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5 Tips to Save on Estate Taxes
By Kathleen A. Ryan / December 20, 2016
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As seen on WJAR NBC 10 Smart Advice

Man doing taxes with a calculatorWith tax season approaching, there are a number of techniques you should consider to help you save on your estate taxes.

Estate taxes are those charged by the government on assets owned at death if the value of the assets exceeds the available exemptions. The tax liability at the federal level is imposed on assets over the exemption of $5.45 Million in 2016. Some states, like Connecticut, Massachusetts, New York and Rhode Island, impose a separate tax, and the exemptions granted are not as generous as the federal exemption. Massachusetts has one of the lowest estate tax exemptions, currently $1 Million per person in 2016.

The liabilities for these taxes must be paid within nine months after death, but may be minimized with the following techniques:

1. Credit Shelter Trust: This type of trust is used by married couples to hold assets up to the available estate tax exemptions at the death of the first spouse, protecting the trust assets from being taxable in the surviving spouses’ estate.

2. Lifetime Gifts: Gifts may be made within the annual gift tax exclusion to any individual without any reporting to the government and without using any of the estate tax exemptions available at death. Additionally, direct payments of qualified tuition and certain health expenses for the benefit of another person may be made without any gift and estate tax consequences.

3. Portability: Portability of unused estate tax exemption is only available for married couples for federal estate tax purposes. If portability has been properly elected, a surviving spouse can use the unused exemption of the predeceased spouse.

4. Continuing trusts for children: When assets pass at death to children outright and free of trust, the assets become part of the child’s taxable estate for estate tax purposes. Alternatively, assets may pass in trust for children, and if properly drafted, the trust will avoid estate tax in the children’s estates.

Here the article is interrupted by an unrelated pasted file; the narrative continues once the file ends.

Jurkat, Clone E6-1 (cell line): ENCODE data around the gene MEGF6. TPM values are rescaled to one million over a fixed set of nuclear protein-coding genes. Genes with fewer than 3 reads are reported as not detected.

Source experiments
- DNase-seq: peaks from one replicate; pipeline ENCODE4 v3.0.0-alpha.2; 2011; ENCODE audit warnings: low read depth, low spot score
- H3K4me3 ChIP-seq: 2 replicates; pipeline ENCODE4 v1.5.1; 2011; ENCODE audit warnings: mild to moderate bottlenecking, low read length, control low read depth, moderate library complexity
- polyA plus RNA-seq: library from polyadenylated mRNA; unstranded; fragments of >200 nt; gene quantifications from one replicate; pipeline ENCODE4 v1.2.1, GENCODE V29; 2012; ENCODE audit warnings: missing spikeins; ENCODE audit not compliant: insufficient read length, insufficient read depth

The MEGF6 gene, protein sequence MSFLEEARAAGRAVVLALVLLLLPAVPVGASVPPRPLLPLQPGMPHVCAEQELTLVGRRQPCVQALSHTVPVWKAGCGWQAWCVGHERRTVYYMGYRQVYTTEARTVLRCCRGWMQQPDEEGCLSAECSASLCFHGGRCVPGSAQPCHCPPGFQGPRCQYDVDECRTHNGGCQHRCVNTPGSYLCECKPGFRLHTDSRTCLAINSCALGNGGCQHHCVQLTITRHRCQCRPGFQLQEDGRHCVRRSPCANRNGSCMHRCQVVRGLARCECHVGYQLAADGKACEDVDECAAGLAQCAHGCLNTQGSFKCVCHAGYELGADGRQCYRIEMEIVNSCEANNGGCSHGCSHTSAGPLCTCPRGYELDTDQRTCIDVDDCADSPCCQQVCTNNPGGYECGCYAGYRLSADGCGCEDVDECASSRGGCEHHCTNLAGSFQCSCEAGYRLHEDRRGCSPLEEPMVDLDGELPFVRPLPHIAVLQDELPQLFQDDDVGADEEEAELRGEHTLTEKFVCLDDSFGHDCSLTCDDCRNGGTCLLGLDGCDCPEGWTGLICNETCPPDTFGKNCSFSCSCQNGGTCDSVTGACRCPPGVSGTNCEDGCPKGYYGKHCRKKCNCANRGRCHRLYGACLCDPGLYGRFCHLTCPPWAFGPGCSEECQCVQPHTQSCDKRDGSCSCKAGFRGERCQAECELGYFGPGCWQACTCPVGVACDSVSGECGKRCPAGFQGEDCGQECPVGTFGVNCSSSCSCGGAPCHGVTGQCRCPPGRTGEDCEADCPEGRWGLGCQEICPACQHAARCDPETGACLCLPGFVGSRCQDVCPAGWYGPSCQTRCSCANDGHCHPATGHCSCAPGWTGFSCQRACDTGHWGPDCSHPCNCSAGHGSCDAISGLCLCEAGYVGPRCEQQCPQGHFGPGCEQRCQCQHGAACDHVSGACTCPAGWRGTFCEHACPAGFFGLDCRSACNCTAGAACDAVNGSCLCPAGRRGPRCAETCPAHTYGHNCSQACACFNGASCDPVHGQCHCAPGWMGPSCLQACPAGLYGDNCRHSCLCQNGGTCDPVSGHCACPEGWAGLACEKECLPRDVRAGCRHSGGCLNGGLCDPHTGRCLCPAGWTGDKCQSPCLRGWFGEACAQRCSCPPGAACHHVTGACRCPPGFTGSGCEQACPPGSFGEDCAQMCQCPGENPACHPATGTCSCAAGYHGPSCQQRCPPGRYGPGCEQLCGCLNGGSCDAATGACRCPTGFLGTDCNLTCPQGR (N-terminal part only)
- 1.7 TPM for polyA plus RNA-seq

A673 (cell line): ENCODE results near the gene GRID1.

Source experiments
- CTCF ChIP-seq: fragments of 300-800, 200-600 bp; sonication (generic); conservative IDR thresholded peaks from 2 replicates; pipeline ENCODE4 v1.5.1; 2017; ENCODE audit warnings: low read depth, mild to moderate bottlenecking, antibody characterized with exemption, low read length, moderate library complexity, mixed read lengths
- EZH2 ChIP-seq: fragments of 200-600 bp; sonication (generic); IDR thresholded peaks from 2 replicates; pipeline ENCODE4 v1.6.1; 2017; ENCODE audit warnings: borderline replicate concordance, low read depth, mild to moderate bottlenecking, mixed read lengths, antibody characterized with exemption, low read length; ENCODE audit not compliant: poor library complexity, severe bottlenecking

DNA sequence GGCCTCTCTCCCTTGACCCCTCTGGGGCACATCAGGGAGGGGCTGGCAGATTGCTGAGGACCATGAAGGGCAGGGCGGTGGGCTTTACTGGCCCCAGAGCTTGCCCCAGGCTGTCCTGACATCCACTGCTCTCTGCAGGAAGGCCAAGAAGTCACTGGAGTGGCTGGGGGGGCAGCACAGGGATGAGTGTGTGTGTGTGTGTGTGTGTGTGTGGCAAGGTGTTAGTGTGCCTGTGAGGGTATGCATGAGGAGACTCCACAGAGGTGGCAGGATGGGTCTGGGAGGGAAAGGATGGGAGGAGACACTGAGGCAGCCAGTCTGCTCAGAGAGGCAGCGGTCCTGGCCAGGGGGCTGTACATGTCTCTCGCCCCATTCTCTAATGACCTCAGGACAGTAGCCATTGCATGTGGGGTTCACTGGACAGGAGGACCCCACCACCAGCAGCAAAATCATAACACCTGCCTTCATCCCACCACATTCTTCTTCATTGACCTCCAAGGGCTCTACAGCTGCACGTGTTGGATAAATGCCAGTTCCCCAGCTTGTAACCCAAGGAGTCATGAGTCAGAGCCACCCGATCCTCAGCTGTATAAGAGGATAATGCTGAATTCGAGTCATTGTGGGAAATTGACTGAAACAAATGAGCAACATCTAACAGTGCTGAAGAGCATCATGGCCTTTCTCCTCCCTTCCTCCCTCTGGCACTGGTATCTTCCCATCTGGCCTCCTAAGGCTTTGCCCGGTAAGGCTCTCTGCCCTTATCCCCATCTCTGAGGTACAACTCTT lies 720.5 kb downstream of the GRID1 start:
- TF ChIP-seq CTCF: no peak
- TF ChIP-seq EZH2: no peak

5. Irrevocable Life Insurance Trusts: Insurance transferred to or purchased directly by an irrevocable trust provides replacement assets for the benefit of family members and are excluded from the insured’s taxable estate so long as the insured has not retained any ownership rights over the policy.

For smart advice that’s focused on your unique financial goals, contact Washington Trust Wealth Management at 800-582-1076, email us at info@washtrustwealth.com or visit us at www.washtrustwealth.com.

The opinions expressed in this newsletter are those of the author and may not reflect those of The Washington Trust Company. The information in this report has been obtained from sources believed to be reliable, but its accuracy and completeness are not guaranteed. Any opinions expressed herein are subject to change at any time without notice. Any person relying upon this information shall be solely responsible for the consequences of such reliance. Performance is historical and does not guarantee future results.



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The opinions expressed in this blog are those of the author and may not reflect those of Washington Trust Wealth Management. The information in this report has been obtained from sources believed to be reliable, but its accuracy and completeness are not guaranteed. Any opinions expressed herein are subject to change at any time without notice. Any person relying upon this information shall be solely responsible for the consequences of such reliance. Performance is historical and does not guarantee future results.

Such information does not constitute legal or professional advice as all situations are unique and are based on individual facts and circumstances.

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